```# Poker and roulette winnings from Monday to Friday:
> poker_vector <- c(140, -50, 20, -120, 240)
> roulette_vector <- c(-24, -50, 100, -350, 10)
> days_vector <- c("Monday", "Tuesday", "Wednesday", "Thursday", "Friday")
> names(poker_vector) <- days_vector
> names(roulette_vector) <- days_vector
>
# Which days did you make money on poker?
> selection_vector <- poker_vector > 0
>
# Select from poker_vector these days
> poker_winning_days <- poker_vector[selection_vector]
> poker_winning_days
Monday Wednesday    Friday
140        20       240```

R-3: Matrices

In R, a matrix is a collection of elements of the same data type (numeric, character, or logical) arranged into a fixed number of rows and columns. Since you are only working with rows and columns, a matrix is called two-dimensional.

You can construct a matrix in R with the matrix() function. Consider the following example:

matrix(1:9, byrow = TRUE, nrow = 3) In the matrix() function:

The first argument is the collection of elements that R will arrange into the rows and columns of the matrix. Here, we use 1:9 which is a shortcut for c(1, 2, 3, 4, 5, 6, 7, 8, 9).

The argument byrow indicates that the matrix is filled by the rows. If we want the matrix to be filled by the columns, we just place byrow = FALSE. The third argument nrow indicates that the matrix should have three rows.

```# Construct a matrix with 3 rows that contain the numbers 1 up to 9
> matrix(1:9, byrow = TRUE, nrow = 3)
[,1] [,2] [,3]
[1,]    1    2    3
[2,]    4    5    6
[3,]    7    8    9
> matrix
function (data = NA, nrow = 1, ncol = 1, byrow = FALSE, dimnames = NULL)
{
if (is.object(data) || !is.atomic(data))
data <- as.vector(data)
.Internal(matrix(data, nrow, ncol, byrow, dimnames, missing(nrow),
missing(ncol)))
}
<bytecode: 0xdabe30>
<environment: namespace:base>```

Creating a matrix using variables

```# Box office Star Wars (in millions!)
> new_hope <- c(460.998, 314.4)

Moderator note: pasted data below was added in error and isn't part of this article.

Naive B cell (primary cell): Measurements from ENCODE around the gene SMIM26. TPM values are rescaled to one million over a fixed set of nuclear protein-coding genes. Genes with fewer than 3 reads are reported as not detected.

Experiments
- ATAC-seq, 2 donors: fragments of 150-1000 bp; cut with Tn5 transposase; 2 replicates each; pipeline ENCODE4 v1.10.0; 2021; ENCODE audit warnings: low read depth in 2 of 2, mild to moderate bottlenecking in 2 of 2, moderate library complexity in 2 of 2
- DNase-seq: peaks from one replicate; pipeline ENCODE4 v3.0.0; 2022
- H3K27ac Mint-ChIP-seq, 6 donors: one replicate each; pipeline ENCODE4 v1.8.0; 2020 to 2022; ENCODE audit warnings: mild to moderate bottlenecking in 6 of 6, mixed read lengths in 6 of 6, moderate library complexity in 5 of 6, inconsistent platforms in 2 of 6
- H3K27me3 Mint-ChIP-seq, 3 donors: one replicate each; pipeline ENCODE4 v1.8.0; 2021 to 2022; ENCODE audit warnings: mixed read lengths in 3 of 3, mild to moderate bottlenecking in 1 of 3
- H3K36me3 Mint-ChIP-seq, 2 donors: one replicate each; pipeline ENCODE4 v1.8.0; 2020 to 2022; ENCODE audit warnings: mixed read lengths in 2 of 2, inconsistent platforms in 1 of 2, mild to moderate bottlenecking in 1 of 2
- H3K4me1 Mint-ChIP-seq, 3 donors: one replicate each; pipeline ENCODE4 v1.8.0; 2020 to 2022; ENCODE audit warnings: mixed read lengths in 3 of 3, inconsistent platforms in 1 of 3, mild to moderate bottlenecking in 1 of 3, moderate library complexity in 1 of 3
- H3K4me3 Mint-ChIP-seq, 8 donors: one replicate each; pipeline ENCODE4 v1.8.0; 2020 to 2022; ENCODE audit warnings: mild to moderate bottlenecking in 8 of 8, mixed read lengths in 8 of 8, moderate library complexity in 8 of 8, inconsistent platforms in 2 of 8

> empire_strikes <- c(290.475, 247.900)
> return_jedi <- c(309.306, 165.8)
>
# Create box_office
> box_office <- c(new_hope, empire_strikes, return_jedi)
>
# Construct star_wars_matrix
> star_wars_matrix <- matrix(box_office, byrow = TRUE, nrow = 3)
> star_wars_matrix
[,1]  [,2]
[1,] 460.998 314.4
[2,] 290.475 247.9
[3,] 309.306 165.8```

Naming a matrix

Similar to vectors, you can add names for the rows and the columns of a matrix

rownames(my_matrix) <- row_names_vector colnames(my_matrix) <- col_names_vector We went ahead and prepared two vectors for you: region, and titles. You will need these vectors to name the columns and rows of star_wars_matrix, respectively.

```# Box office Star Wars (in millions!)
> new_hope <- c(460.998, 314.4)
> empire_strikes <- c(290.475, 247.900)
> return_jedi <- c(309.306, 165.8)
>
# Construct matrix
> star_wars_matrix <- matrix(c(new_hope, empire_strikes, return_jedi), nrow = 3, byrow = TRUE)
>
# Vectors region and titles, used for naming
> region <- c("US", "non-US")
> titles <- c("A New Hope", "The Empire Strikes Back", "Return of the Jedi")
>
# Name the columns with region
> colnames(star_wars_matrix) <- region
>
# Name the rows with titles
> rownames(star_wars_matrix) <- titles
>
# Print out star_wars_matrix
> star_wars_matrix
US non-US
A New Hope              460.998  314.4
The Empire Strikes Back 290.475  247.9
Return of the Jedi      309.306  165.8```